You might think that a private army 5,500 is not an important force. First, it is almost certain that this number will "surge" after troop withdrawals. Second, there is no need for a huge force: in fact, the US was negotiating to leave behind about that same number of troops. That is because, all they need to do is to staff those "consulate-like" Enduring Presence Posts which were built to house a much larger force. This way, when needed, actual troops could be moved to those bases and they would become operational within a very short period of time.

Notice also that Ninawa (previously called Mosul), Erbil and Kirkuk are all in the Kurdish part of Iraq. Masoud Barzani said this last month:
The president of Iraq's Kurdistan Regional Government says U.S. forces will still be needed in Iraq in 2012 and that their absence could lead to a civil war or sectarian conflicts, RFE/RL's Radio Free Iraq (RFI) reports.
Masud Barzani also called on the Iraqi government to sign an agreement with U.S. forces to stay in the country after their withdrawal deadline of December 31 and until the Iraqi military is able to assume full responsibility in protecting the country's borders and air space.
Iraqi Kurds have been doing quite well economically, thanks mostly to their good relations with Turkey, but they are concerned that without an American presence their autonomy could be threatened. And with PKK and PJAK undertaking more and more daring actions in Turkey and Iran, they are worried that their neighbors could use them as a pretext to seal off borders or increase their presence inside Northern Iraq or simply occupy most of the region.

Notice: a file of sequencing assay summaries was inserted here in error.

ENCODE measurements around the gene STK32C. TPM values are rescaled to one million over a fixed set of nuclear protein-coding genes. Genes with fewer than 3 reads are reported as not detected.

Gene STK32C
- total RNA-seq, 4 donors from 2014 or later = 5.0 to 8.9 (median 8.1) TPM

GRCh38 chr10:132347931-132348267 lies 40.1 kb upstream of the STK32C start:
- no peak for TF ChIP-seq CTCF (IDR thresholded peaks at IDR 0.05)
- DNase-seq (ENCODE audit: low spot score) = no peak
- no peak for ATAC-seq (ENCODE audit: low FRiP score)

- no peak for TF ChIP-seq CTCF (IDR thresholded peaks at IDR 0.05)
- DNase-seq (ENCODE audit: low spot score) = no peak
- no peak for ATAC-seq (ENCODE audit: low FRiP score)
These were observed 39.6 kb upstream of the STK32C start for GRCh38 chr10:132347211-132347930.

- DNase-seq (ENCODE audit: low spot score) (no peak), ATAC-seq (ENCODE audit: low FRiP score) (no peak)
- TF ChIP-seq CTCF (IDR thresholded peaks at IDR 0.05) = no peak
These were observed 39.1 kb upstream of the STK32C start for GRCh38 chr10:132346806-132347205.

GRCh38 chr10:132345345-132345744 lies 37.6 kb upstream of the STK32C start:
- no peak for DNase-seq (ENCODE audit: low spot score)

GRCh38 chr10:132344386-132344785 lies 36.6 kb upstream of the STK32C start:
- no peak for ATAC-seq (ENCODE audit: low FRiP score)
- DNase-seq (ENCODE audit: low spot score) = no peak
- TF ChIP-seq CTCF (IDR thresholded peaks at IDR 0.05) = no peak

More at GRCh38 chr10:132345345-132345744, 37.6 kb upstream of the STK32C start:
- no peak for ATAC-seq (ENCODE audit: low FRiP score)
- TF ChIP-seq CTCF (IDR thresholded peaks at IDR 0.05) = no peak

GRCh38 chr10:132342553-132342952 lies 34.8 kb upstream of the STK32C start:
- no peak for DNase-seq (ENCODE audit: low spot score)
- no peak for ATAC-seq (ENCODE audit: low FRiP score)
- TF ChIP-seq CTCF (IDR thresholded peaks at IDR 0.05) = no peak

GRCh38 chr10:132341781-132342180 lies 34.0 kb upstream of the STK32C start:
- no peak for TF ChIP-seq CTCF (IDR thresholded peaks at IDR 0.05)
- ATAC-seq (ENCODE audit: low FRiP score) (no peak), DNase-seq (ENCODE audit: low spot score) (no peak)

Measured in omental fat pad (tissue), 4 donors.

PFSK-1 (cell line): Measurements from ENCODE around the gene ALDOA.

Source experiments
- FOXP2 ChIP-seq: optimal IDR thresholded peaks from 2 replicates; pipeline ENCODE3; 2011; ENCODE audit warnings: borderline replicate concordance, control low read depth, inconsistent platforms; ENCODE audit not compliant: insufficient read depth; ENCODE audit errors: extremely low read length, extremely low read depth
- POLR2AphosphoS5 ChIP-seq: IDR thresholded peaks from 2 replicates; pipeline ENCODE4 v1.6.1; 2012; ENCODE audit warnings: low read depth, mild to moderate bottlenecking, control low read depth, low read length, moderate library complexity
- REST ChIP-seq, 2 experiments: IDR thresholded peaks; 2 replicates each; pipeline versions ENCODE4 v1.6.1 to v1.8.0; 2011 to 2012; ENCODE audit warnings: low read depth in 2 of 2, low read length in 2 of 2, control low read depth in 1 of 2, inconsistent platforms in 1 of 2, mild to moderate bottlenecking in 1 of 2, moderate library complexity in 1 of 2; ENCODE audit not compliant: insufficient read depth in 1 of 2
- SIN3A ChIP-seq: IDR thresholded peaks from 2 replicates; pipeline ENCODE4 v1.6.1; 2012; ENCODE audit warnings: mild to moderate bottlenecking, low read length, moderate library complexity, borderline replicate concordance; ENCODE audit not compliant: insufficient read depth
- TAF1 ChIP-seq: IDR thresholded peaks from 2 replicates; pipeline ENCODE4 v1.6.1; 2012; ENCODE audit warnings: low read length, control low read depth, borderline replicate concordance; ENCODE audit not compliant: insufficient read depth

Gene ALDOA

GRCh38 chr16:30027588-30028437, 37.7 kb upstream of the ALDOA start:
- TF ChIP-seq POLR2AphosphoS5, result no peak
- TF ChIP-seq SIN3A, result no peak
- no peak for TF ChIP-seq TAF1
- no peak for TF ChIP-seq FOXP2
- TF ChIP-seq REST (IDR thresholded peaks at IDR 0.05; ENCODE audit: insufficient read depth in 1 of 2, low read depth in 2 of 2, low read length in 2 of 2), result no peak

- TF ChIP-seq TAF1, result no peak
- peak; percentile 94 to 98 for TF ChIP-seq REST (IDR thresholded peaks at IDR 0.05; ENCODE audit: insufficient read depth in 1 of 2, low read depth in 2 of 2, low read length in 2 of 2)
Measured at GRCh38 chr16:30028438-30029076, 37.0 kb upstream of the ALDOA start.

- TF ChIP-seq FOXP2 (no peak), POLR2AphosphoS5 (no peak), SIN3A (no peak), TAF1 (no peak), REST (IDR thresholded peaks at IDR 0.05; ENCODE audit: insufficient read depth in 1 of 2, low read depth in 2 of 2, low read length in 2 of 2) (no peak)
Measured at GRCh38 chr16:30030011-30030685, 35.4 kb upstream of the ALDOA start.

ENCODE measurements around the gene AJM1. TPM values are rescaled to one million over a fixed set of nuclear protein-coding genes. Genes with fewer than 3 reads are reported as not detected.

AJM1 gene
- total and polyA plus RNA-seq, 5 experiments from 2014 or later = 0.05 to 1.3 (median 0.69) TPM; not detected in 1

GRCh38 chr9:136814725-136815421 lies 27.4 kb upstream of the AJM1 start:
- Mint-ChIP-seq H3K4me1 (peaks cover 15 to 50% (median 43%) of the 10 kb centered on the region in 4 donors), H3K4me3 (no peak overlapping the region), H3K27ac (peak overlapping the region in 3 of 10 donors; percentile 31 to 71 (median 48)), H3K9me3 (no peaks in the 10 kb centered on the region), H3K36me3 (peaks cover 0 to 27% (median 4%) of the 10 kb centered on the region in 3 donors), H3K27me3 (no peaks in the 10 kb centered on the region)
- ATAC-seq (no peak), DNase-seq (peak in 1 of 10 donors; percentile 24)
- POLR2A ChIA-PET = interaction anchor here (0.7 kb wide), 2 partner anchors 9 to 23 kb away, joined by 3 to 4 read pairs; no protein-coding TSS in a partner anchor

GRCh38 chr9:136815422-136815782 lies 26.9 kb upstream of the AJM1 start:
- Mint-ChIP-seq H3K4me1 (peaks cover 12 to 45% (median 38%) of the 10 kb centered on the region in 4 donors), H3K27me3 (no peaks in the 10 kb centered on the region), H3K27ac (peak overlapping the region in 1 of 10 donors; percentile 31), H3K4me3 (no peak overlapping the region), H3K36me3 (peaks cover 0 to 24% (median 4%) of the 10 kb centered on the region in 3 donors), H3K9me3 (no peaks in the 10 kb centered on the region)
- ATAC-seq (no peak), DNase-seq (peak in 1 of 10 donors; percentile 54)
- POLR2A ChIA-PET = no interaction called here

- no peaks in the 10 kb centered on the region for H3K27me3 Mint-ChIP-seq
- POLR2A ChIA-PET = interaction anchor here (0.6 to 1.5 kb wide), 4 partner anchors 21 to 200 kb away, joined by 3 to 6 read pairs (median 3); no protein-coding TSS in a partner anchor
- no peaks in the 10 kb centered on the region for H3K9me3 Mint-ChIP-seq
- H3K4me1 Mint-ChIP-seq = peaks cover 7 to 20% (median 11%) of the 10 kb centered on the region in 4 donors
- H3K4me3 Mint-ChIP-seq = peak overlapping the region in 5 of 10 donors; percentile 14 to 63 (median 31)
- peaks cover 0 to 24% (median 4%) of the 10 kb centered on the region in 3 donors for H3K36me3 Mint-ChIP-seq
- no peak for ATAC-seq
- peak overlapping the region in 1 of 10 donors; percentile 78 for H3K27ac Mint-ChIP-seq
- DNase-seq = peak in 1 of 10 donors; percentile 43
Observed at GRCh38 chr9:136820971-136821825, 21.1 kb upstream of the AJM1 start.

They believe an American presence would be a major factor in any of these scenarios and would be a deterrent for Iran to do anything about PJAK.

So, they have every reason to give a SOFA, as it were, to the US.


I should have added that even with President Obama's announcement, this is not a done deal and negotiations are still taking place. In fact, Obama's announcement will make a new deal more likely by removing pressure off Prime Minister Maliki.

I would not be surprised if these negotiations end up yielding another backdoor result such as the deployment of several thousand military trainers.

Update 2

This is what appeared in Washington Post
The State Department is racing against an end-of-year deadline to take over Iraq operations from the U.S. military, throwing together buildings and marshaling contractors in its biggest overseas operation since the effort to rebuild Europe after World War II.
Attention in Washington and Baghdad has centered on the number of U.S. troops that could remain in Iraq. But those forces will be dwarfed by an estimated 16,000 civilians under the American ambassador — the size of an Army division. [my emphasis]